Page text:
The vast quantity of information brought by big data as well as the evolving computer hardware encourages success stories in the machine learning community. In the meanwhile, it poses challenges for the Gaussian process regression (GPR), a well-known nonparametric, and interpretable Bayesian model, which suffers from cubic complexity to data size. To improve the scalability while retaining desirable prediction quality, a variety of scalable GPs have been presented. However, they have not yet been comprehensively reviewed and analyzed to be well understood by both academia and industry. The review of scalable GPs in the GP community is timely and important due to the explosion of data size. To this end, this article is devoted to reviewing state-of-the-art scalable GPs involving two main categories: global approximations that distillate the entire data and local approximations that divide the data for subspace learning. Particularly, for global approximations, we mainly focus on sparse approximations comprising prior approximations that modify the prior but perform exact inference, posterior approximations that retain exact prior but perform approximate inference, and structured sparse approximations that exploit specific structures in kernel matrix; for local approximations, we highlight the mixture/product of experts that conducts model averaging from multiple local experts to boost predictions. To present a complete review, recent advances for improving the scalability and capability of scalable GPs are reviewed. Finally, the extensions and open issues of scalable GPs in various scenarios are reviewed and discussed to inspire novel ideas for future research avenues.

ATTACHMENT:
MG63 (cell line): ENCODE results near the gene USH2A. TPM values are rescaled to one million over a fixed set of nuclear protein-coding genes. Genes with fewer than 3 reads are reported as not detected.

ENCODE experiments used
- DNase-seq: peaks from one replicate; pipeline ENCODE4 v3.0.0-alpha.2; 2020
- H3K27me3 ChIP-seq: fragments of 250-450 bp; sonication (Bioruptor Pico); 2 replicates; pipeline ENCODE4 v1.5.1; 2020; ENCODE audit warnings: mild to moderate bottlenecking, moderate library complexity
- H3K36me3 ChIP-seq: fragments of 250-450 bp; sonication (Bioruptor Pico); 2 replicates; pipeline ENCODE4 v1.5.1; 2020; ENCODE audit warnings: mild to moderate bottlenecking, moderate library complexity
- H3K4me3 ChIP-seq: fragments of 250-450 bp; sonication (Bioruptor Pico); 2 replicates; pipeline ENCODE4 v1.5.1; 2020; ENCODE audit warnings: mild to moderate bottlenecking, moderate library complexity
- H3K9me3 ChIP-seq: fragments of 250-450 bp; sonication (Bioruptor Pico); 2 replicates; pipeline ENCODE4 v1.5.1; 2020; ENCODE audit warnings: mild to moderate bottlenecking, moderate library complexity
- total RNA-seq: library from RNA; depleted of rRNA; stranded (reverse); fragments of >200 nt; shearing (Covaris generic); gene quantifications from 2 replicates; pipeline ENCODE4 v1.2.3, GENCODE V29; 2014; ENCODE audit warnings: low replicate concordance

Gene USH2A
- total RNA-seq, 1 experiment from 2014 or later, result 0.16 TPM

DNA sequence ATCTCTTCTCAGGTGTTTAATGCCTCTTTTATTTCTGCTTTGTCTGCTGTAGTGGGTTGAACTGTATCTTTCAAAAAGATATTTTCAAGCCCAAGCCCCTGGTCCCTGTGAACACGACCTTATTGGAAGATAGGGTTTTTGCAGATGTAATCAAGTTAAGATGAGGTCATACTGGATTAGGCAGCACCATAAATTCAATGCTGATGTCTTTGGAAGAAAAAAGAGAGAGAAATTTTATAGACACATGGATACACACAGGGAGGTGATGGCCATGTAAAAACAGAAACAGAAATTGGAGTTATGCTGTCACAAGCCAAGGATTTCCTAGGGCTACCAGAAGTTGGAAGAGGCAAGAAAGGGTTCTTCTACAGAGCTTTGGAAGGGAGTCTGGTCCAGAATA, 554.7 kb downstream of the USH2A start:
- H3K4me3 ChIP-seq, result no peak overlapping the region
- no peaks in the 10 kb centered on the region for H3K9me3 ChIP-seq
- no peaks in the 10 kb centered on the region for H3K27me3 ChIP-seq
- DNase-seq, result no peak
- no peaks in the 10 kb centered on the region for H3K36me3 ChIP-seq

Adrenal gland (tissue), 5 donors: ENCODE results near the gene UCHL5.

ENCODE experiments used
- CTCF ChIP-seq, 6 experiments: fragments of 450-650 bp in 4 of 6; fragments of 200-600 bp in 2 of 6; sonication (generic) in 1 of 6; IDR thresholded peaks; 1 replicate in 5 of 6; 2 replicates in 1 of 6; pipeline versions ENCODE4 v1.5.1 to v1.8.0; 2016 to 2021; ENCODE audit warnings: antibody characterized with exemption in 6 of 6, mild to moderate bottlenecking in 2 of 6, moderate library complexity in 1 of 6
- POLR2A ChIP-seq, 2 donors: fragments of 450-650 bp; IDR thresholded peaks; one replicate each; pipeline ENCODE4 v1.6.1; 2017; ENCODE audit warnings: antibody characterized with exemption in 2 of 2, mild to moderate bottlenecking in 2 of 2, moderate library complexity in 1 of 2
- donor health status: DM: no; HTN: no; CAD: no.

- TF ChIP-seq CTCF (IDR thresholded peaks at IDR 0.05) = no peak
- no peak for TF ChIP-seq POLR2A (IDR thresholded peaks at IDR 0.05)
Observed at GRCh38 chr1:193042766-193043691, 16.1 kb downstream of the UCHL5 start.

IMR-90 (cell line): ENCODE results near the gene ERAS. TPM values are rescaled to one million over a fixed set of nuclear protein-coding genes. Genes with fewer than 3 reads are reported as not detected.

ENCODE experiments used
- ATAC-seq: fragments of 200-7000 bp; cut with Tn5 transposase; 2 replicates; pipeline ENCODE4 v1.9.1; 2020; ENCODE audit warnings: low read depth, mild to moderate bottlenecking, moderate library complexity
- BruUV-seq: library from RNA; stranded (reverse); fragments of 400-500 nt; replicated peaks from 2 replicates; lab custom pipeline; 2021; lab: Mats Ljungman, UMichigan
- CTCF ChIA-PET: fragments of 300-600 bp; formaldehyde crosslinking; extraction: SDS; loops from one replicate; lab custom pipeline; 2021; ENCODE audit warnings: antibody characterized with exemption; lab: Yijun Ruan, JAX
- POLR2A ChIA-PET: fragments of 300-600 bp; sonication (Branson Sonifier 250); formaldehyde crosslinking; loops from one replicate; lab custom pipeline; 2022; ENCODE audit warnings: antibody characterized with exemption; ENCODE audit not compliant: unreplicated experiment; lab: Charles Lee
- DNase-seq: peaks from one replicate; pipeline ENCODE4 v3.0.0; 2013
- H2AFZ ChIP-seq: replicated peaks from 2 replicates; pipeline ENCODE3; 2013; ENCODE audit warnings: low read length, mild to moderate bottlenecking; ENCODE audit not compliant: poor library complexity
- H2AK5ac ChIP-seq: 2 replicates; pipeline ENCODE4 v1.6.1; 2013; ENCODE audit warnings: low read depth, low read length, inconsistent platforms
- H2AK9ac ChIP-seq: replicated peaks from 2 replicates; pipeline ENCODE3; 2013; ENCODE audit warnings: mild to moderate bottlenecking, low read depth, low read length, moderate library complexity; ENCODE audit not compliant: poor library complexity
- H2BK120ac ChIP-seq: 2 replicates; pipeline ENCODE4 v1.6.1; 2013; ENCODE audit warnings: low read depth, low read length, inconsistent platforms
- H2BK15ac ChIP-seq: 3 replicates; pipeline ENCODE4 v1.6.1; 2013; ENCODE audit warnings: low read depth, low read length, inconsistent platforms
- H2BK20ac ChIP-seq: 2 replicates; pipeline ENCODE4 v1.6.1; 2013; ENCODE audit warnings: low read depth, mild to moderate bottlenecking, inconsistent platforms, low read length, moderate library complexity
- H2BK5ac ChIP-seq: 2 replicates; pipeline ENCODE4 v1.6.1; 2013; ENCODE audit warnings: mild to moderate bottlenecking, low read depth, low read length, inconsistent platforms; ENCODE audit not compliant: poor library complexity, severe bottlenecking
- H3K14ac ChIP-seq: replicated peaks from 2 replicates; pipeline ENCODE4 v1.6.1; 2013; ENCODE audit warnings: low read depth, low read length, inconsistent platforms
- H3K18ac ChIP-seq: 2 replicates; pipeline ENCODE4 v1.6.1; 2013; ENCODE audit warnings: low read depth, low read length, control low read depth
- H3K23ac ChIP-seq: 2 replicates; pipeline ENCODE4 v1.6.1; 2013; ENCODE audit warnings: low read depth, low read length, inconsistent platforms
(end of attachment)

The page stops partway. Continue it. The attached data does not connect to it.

|Number of pages||19|
|Journal||IEEE Transactions on Neural Networks and Learning Systems|
|Publication status||Published - 7 Jan 2020|